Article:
Review safety plans for severe spring weather




Watch? Warning? What’s the difference?

The National Weather Service issues watches and warnings. According to NWS, a watch means “be prepared” and a warning means “take action.”

Severe thunderstorm watch:

Severe thunderstorms are possible. Stay informed and be ready to act if a severe thunderstorm warning is issued.


Severe thunderstorm warning:
Severe weather is imminent. Damaging winds and hail can be expected, presenting danger to life and property. Take shelter in a substantial building.


Tornado watch:

Conditions are favorable for the development of tornadoes. Stay informed and be ready to act if a tornado warning is issued.


Tornado warning:

A tornado has been sighted in the area. Tornadoes are violent and can demolish well-made structures, uproot trees and hurl heavy objects through the air. (See sidebar for safety tips.) The St. Joseph County Emergency Management Agency’s tornado warning system will activate the siren atop the North Dining Hall. There will be a steady tone for 3 to 5 minutes. During a tornado warning, the University will issue NDAlert messages if campus is threatened.


FYI: Tornado siren tests occur at 11:30 a.m. on the first Thursday of every month and consist of a one-minute steady tone, followed by one minute of silence and a one-minute wailing tone.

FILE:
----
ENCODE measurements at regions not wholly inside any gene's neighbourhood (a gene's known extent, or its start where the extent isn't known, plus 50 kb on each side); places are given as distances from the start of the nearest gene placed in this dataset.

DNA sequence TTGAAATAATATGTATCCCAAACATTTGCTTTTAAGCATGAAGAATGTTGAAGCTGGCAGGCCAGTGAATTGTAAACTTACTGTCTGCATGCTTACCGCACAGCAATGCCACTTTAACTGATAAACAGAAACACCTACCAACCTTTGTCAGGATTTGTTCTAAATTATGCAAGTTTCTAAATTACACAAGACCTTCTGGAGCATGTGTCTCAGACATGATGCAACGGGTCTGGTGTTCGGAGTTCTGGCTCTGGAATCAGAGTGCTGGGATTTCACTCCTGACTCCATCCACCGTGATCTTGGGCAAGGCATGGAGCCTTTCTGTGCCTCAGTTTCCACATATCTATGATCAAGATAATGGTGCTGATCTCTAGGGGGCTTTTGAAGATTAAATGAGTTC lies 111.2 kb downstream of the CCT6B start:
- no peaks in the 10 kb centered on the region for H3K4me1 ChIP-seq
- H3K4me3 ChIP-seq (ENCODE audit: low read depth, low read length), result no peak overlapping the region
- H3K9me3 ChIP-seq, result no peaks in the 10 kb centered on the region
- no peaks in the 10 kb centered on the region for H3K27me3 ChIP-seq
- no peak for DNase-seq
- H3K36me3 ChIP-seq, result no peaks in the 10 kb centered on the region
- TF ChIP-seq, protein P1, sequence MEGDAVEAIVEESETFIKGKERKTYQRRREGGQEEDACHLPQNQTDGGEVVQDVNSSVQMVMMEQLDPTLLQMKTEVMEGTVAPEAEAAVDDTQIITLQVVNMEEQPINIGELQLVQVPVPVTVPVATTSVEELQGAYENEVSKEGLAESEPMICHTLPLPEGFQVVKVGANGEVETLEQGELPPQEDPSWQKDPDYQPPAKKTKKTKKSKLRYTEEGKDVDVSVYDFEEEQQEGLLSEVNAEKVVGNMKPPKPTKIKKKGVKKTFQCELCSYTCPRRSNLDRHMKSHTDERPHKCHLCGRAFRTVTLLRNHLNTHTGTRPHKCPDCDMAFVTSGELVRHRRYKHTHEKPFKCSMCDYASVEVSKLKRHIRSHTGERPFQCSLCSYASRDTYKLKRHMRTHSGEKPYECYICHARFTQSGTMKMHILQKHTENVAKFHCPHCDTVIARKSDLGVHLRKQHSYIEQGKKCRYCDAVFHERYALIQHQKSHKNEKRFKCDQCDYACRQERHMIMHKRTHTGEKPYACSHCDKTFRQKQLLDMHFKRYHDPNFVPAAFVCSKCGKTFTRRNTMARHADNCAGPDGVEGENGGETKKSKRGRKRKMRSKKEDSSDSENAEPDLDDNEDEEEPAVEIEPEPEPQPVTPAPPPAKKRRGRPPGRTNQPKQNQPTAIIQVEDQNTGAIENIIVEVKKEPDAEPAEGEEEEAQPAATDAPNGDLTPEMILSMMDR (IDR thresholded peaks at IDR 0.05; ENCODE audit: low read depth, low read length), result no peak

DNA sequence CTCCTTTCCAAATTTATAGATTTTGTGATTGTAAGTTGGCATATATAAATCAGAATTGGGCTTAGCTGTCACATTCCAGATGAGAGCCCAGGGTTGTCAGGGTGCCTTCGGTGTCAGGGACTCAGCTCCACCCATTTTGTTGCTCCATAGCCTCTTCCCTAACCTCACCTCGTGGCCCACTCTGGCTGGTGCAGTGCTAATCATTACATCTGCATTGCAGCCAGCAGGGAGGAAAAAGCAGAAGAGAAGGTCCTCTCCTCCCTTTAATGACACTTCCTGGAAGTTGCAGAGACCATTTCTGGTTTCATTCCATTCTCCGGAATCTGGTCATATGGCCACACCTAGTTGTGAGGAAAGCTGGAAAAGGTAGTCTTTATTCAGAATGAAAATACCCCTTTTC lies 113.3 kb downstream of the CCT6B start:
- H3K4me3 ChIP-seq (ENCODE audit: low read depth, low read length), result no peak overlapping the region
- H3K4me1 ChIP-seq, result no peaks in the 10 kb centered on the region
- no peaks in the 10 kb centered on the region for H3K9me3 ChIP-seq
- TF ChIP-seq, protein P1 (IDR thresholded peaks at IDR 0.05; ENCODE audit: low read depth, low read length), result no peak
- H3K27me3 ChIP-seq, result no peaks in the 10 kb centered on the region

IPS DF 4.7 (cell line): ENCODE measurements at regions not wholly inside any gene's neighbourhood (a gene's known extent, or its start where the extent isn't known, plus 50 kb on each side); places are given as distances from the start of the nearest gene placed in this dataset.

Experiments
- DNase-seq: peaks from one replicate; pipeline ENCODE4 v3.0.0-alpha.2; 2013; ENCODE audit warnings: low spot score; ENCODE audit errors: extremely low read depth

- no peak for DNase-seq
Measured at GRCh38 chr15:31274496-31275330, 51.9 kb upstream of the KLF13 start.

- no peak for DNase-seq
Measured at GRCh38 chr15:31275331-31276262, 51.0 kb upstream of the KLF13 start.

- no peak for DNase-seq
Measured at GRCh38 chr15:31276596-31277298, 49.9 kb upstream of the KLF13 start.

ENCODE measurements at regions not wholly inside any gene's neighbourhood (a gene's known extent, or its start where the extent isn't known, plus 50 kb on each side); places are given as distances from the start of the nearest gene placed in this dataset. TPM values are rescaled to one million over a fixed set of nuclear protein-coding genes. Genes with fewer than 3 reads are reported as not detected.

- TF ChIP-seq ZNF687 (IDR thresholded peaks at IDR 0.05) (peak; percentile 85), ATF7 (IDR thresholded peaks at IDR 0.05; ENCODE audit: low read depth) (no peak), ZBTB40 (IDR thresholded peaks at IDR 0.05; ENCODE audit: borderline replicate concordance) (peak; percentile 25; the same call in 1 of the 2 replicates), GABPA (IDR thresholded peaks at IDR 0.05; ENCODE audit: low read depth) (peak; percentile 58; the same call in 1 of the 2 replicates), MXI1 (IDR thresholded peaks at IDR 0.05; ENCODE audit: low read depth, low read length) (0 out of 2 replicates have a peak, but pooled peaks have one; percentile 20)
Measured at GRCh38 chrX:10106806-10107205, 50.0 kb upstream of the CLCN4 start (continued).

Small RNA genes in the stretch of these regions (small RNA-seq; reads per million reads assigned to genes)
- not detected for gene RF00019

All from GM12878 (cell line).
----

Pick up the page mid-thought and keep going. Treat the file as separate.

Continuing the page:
What to do when a tornado warning has been issued:

•    Immediately take shelter in the nearest substantial building. The best protection will be in the basement, an interior room or a hallway on the lowest floor possible. Avoid windows, large rooms, auditoriums or gymnasiums.

•    If feasible, put walls between yourself and the outside.

•    Get under sturdy furniture and hold on to it, or crouch low to the floor and cover your head with your hands.

•    Remain in a safe location until advised that it is safe to return to regular activities. An all-clear is broadcast via local media and through the NDAlert public address system.